I came to Severo Sarduy late, as did most of his anglophone readers, since he died from complications of AIDS in Paris thirty years ago, on June 8, 1993, and because much of his work, with the exception of Sarduy’s third novel, Cobra, and Cobra’s successor, Maitreya—translated by Suzanne Jill Levine in 1975 and 1987, respectively—was not widely available in English until after his death.
But like a friend you meet on a single day, a friend who opens up whole worlds in you, like any writer, any reader, with whom we exchange an intimacy all the more meaningful because of its virtual consummation, I felt as if, upon hearing Cobra’s own first words—“My God, why did you bring me into the world if it wasn’t to be absolutely divine?”1—I had been guided by Sarduy—novelist, poet, playwright, painter, critic; a hybrid of the ethnic identities: Spanish, African, Chinese, which created Cuba, the hybridity that the colonizing project of nation both fetishizes and obscures—my whole life.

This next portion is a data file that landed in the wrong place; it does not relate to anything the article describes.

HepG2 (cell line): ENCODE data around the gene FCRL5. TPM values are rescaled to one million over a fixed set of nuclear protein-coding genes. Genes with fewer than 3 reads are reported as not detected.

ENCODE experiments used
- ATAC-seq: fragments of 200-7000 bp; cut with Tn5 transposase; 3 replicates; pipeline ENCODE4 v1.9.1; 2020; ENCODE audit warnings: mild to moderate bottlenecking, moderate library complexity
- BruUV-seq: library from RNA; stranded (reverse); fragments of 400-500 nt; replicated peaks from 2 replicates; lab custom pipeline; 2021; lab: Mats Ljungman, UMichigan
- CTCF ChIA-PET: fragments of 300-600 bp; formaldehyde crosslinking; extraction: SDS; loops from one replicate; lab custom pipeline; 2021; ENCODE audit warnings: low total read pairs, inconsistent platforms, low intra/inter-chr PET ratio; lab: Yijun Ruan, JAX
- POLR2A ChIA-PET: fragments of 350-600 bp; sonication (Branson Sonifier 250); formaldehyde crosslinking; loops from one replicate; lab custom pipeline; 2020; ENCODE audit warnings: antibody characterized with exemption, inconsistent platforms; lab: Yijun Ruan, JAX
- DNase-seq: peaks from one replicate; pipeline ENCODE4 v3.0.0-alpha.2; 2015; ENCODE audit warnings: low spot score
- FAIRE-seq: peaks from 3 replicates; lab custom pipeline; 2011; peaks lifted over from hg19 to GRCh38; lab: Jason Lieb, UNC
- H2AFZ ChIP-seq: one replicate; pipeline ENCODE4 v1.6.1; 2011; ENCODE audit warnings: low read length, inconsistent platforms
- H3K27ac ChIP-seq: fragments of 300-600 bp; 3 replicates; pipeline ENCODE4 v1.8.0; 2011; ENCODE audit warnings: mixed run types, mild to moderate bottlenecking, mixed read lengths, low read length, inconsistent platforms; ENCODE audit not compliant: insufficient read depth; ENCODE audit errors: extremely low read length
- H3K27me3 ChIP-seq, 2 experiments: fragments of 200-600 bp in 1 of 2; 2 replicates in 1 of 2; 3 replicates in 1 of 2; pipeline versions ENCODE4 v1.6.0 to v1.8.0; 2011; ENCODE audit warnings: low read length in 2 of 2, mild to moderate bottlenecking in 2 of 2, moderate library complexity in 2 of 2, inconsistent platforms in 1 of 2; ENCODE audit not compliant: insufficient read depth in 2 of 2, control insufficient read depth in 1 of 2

In his final work—a symptom diary, a love letter to the island of nativity to which he would never return, a cultural critique on the medical-industrial complex, a political reportage on the necropolitics of the government’s policies of quarantine and deportation for HIV positive Cubans, a frenetic revelation written at the edge of life, a posthumous novel called Pájaros de la playa (“Beach Birds”)—Sarduy alights upon a liminal mode of writing that he’d been rubbing up against in the many publications that preceded it, gliding across genres to carve a surface flimsy enough to allow the traffic between autobiography, fiction, theory, diary, myth, correspondence. A surface in which “plot,” within the dazzling sandscape of Sarduy’s numberless beach birds, is sporadically displaced by a cosmologist’s diary: notebook transcriptions that dart across subject-positions and perspectives, commingling the theatrical and dramatic with aphoristic guidance. At the very moment of his body’s own expiration, Sarduy fulfills a proposal articulated in his exile’s infancy, rhapsodized by his fictional Cobra: to achieve absolute splendor, absolute divinity, which is to say absolute subjectivity without subjection, understanding the liberty that comes with surrender, the freedom that permits one’s vanishing into other bodies and other voices—not just another text but another textual mode of production, thirty-three years in the making.